By Gwen Ifill
Special to The Washington Post
As President Barack Obama and Mitt Romney take the stage in Denver on Wednesday for the first of their three debates, they won’t just face off against each other. They’ll also be competing with the rich history of presidential debates — the zingers, questions and comebacks that will be replayed and invoked over and over in the coming weeks. I’ve had the privilege to moderate the two most recent vice presidential debates, and I’ve heard many misconceptions about these events and their impact on a race. Here are a few of the most common.
1. VOTERS USE DEBATES TO DECIDE
For many voters, televised presidential debates serve to focus the mind. Seeing the men who would be president — yes, always men, so far — face off empowers viewers to finally choose a side.
But debates are only part of the American voter’s political diet. Like 30-second ads or stump speeches, they do as much to confirm impressions as to alter them. Think back to some memorable debate moments. Did George H.W. Bush glancing at his watch really persuade people to vote for Bill Clinton, or did it confirm the worst suspicions of those already leaning away from him? Did Lloyd Bentsen dismissing Dan Quayle as “no Jack Kennedy” lose the election for Michael Dukakis, or did it speak to an existing worry that Bush lacked the judgment to pick a No. 2 who could assume the presidency?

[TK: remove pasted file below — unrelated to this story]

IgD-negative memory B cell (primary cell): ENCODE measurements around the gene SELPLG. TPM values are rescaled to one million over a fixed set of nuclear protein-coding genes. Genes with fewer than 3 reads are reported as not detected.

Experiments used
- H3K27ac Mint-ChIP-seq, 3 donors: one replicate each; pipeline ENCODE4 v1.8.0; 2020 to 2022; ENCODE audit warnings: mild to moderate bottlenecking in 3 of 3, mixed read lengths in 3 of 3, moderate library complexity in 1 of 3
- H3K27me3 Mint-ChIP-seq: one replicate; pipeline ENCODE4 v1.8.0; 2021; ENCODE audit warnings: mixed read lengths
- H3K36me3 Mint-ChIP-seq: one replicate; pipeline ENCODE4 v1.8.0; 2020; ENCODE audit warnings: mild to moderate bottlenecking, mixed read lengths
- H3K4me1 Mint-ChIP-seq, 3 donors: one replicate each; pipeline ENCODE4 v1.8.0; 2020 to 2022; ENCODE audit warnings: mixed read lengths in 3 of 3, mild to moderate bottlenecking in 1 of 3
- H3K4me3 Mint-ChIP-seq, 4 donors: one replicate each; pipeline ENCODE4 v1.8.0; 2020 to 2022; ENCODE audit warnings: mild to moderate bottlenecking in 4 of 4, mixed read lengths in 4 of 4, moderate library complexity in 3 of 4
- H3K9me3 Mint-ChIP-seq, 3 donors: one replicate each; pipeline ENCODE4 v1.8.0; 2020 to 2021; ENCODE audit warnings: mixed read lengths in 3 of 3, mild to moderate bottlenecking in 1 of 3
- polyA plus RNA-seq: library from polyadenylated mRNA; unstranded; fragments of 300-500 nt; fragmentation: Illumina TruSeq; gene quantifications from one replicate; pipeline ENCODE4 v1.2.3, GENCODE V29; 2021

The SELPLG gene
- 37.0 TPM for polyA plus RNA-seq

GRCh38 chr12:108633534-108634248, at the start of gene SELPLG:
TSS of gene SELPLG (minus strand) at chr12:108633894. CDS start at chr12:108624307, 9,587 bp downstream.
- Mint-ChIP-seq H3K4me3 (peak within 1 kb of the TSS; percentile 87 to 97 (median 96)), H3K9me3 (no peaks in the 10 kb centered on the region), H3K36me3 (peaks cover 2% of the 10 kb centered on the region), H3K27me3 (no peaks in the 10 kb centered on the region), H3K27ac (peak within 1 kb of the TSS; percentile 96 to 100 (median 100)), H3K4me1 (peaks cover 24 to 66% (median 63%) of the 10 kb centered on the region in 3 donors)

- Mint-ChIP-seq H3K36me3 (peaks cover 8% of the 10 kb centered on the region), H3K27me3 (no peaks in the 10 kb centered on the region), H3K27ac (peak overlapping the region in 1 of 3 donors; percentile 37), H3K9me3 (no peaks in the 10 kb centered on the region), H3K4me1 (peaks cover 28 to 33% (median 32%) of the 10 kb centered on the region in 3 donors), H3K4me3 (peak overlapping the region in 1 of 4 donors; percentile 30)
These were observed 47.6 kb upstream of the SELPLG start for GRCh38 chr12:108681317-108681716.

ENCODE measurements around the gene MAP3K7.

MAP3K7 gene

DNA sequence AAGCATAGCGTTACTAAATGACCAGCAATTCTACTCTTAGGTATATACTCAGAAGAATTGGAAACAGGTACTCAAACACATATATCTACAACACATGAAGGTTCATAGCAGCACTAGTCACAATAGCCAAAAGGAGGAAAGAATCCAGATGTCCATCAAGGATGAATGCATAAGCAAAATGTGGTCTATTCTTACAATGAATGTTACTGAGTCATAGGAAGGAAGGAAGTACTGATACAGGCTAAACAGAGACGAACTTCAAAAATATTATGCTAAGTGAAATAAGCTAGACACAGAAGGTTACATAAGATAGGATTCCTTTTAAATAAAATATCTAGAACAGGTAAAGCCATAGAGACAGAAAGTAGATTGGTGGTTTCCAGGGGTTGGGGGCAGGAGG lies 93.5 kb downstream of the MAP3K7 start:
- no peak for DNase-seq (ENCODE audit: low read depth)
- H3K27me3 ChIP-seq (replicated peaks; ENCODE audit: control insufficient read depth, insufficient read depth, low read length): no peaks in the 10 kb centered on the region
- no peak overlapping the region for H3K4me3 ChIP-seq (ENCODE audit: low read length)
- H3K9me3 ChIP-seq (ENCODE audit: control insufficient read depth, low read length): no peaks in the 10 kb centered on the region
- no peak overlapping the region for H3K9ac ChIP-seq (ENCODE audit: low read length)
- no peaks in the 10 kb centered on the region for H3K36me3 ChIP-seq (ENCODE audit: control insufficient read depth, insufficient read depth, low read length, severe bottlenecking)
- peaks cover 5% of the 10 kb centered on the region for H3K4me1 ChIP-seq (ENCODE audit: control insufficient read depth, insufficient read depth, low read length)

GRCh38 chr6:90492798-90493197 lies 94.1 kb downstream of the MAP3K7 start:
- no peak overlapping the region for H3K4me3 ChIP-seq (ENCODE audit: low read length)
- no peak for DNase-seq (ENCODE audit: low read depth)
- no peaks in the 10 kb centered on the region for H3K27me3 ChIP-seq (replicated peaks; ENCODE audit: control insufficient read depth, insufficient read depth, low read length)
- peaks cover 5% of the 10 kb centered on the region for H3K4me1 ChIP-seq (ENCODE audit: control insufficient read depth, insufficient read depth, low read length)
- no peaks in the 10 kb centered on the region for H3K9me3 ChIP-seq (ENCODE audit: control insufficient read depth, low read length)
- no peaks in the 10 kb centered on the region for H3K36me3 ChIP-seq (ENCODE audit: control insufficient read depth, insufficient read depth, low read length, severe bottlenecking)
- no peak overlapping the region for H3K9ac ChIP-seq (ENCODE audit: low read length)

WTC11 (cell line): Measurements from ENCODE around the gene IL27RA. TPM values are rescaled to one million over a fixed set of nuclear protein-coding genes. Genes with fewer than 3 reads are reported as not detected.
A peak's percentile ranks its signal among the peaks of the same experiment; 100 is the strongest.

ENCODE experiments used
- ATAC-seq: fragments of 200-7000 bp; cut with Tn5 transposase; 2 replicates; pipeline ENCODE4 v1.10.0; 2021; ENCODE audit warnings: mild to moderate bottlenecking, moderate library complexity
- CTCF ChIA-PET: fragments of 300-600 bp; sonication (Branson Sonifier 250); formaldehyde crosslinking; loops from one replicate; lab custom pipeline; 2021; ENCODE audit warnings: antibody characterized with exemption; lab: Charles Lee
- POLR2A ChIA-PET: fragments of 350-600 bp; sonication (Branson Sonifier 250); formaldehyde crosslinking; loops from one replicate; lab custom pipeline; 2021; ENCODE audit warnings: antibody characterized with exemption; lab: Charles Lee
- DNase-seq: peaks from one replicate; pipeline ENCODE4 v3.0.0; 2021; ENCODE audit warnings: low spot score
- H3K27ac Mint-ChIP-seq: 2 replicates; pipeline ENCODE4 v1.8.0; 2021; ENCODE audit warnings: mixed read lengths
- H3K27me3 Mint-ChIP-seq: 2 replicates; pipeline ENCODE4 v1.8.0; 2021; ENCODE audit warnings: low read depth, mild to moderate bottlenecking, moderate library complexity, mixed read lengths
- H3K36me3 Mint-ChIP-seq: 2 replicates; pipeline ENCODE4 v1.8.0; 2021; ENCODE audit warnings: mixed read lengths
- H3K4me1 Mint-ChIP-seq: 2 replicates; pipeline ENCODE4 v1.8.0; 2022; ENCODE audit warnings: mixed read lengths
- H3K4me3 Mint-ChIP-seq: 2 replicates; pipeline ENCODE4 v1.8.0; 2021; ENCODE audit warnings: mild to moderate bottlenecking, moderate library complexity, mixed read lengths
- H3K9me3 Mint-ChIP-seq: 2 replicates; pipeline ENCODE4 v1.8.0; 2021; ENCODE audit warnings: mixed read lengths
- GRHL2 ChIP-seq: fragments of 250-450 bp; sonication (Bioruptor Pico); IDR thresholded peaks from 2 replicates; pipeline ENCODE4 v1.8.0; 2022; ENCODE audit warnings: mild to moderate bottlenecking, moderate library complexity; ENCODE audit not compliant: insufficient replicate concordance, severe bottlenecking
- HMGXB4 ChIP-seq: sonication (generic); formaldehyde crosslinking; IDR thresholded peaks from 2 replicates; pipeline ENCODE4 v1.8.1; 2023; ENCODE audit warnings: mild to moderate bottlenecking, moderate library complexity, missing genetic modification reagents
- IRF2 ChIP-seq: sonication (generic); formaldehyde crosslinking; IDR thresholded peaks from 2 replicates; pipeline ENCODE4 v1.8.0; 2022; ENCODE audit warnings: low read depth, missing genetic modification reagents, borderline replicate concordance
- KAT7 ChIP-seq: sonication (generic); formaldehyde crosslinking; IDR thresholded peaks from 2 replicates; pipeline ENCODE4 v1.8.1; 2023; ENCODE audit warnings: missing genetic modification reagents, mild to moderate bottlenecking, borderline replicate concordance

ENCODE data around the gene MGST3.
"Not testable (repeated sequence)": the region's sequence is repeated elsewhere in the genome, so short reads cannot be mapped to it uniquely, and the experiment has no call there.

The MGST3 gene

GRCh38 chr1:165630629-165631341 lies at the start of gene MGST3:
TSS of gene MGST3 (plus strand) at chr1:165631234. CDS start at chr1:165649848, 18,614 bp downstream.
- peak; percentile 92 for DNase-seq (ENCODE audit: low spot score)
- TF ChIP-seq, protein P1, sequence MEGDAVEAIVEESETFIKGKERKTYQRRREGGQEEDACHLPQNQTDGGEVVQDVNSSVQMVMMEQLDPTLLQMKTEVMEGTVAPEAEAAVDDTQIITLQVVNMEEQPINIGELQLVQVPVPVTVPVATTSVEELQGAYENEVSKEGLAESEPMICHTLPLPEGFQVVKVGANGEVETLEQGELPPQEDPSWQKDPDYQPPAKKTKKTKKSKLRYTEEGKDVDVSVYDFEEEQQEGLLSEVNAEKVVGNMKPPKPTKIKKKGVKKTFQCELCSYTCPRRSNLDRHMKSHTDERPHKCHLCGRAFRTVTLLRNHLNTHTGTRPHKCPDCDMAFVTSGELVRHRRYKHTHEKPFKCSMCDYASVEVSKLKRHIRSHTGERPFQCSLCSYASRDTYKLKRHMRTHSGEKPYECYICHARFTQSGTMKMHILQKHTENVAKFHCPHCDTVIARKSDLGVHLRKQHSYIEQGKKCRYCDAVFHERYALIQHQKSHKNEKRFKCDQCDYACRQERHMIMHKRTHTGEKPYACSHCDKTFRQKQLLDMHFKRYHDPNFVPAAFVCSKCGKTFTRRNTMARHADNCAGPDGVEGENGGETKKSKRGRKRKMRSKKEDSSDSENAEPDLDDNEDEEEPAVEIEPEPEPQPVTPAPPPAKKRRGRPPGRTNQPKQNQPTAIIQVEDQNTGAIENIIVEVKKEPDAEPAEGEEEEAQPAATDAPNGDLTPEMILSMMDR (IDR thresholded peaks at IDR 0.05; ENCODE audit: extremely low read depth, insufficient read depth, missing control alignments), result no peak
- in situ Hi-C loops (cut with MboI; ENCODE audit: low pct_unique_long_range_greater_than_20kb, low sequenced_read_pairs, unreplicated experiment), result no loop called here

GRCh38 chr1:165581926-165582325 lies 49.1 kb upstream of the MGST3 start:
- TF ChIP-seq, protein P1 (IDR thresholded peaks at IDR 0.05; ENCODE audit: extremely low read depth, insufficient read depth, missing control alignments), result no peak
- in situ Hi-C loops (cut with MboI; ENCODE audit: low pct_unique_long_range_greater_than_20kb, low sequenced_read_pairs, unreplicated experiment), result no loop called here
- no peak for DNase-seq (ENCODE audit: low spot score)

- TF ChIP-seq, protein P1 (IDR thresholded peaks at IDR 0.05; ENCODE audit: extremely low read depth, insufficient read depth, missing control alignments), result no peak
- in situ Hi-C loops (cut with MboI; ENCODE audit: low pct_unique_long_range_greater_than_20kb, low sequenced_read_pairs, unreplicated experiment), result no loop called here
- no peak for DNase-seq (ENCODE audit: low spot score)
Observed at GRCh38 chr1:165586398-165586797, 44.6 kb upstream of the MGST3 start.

Minds were already made up. Gallup polls going back decades show precious little shift in established voter trends before and after debates. The major exception: 1960, when Gallup suggests that Richard Nixon’s lackluster, sweaty performance against John F. Kennedy moved a dead-heat campaign into the Democrats’ column — and that’s where it stayed.